Mick Berry endeavours to delve deep into the psyche of the world’s greatest rock drummer – The Who’s Keith Moon, but succeeds only in proving how decent a drummer he is himself (he’s the author of The Drummer’s Bible), in this odd mish-mash of a show.
There’s material a-plenty to plunder in Moon’s life, both actual and mythical, but this one-man version misses the mark in so many ways. Berry has apparently been working on this show since 2013, when a version appeared at the Eureka Theatre in San Francisco, that time with the support of some fellow musicians playing his band-mates in The Who. This one-man version is neither straight biography, though there are many dis-jointed biographical moments, nor musical tribute to the great musician.
As the famous chords of Baba O’Reilly ring out and Berry batters out the ear-splitting, accompanying beat, there’s a sense of optimism that this might be a rollicking rock ‘n’ roll tale, but that quickly subsides the moment Berry opens his mouth and the worst British accent since Dick Van Dyke’s Bert in Mary Poppins comes out. During the course of the show it travels from Cornwall to Cockney to Canberra. There’s also the issue of Berry’s insistence in shouting out disjointed sequences of dialogue that are drowned out by the backing track and Berry’s own drumming. Other minor issues are Berry’s insistence on replicating Moon’s famous two-handed drumstick twirling that looks laboured, something he continues to try to do throughout. Despite his evident drumming skills, to a Who fan’s ears there are moments when he quite evidently fails to keep on these famous beats. Berry also looks uncomfortably nervous, whether with the material itself or the muted reaction of the small audience, it’s hard to tell. Moon managed only 32 years on this earth, and Mr. Berry is a man of advanced age that’s hard to hide in a small venue.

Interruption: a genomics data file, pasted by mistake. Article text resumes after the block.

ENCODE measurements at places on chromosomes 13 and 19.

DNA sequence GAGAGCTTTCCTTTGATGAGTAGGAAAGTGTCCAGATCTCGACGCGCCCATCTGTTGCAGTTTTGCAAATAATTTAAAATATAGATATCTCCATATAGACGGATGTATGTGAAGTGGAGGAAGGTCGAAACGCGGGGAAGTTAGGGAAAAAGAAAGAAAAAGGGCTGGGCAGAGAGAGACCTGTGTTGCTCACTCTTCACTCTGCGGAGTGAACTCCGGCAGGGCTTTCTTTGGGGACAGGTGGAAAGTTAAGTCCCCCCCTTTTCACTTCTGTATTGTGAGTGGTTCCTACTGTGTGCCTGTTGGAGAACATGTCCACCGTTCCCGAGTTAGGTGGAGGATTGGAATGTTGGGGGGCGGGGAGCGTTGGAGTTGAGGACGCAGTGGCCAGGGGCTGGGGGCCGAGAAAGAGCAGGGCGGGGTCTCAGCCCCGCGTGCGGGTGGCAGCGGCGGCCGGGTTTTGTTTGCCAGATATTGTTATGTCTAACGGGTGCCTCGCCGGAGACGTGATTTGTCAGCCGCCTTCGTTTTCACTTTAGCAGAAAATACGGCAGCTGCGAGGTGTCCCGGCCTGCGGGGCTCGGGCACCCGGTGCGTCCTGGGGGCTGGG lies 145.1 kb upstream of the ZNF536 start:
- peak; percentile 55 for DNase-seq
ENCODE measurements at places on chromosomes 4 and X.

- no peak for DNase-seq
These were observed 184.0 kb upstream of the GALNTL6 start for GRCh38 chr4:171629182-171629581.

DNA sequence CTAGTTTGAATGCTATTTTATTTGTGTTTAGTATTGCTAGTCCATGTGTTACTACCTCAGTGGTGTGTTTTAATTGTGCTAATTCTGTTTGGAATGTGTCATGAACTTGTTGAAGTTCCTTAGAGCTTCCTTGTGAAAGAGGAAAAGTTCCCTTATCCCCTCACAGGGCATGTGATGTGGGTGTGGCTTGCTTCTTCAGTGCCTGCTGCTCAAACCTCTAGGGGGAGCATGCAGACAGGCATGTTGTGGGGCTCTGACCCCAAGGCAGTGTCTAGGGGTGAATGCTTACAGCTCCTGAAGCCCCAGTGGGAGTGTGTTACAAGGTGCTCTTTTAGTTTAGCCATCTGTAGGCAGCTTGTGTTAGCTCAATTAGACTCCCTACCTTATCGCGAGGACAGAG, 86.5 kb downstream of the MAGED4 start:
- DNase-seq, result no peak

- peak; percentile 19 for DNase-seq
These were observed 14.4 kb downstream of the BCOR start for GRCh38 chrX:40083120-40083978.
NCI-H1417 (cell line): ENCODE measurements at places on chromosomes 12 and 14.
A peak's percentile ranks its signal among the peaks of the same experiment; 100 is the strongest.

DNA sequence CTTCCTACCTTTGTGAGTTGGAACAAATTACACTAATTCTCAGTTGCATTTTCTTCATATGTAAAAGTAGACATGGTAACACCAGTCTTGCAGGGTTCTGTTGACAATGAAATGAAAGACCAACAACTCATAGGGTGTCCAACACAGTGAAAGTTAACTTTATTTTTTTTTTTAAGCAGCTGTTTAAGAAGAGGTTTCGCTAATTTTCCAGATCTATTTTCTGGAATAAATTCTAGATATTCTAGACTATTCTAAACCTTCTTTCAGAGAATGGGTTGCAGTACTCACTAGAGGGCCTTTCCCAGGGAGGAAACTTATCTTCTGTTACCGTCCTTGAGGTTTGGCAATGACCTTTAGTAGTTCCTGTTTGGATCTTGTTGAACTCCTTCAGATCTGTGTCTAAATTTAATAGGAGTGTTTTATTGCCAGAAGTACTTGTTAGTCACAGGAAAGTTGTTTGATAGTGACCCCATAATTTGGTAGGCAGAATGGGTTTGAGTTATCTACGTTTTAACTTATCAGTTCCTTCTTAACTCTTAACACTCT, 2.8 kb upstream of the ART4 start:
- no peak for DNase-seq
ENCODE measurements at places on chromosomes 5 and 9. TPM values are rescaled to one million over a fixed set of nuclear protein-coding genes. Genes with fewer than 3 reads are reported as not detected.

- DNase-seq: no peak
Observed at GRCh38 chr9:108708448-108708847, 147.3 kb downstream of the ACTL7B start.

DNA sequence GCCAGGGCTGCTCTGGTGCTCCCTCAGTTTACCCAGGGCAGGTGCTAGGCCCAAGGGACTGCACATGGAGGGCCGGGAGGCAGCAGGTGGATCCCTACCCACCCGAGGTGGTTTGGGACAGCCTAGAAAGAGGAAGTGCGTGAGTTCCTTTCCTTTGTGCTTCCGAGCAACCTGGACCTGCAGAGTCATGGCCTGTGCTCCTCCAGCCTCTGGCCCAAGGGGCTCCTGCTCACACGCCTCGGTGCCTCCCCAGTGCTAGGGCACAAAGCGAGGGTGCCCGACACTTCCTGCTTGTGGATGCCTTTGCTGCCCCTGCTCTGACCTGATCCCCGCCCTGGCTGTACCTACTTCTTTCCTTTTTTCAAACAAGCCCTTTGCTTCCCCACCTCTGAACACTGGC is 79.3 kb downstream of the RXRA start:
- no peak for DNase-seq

There’s little attempt to “pierce Moon’s insane exterior to get inside of this rock legend” or provide a “deeper, more personal, volatile and intimate exploration” as promised in the advertising material. It merely grazes the surface in the most superficial and confusing way. It smacks of self-indulgence and is badly in need of a pair or two of outside eyes to take what could be a dynamite story to the place where it should be to be a fitting tribute to one of the rock and roll greats. On a more positive note, the drumming’s good and there are snippets of some of the biggest hits of the greatest rock band Britain ever produced.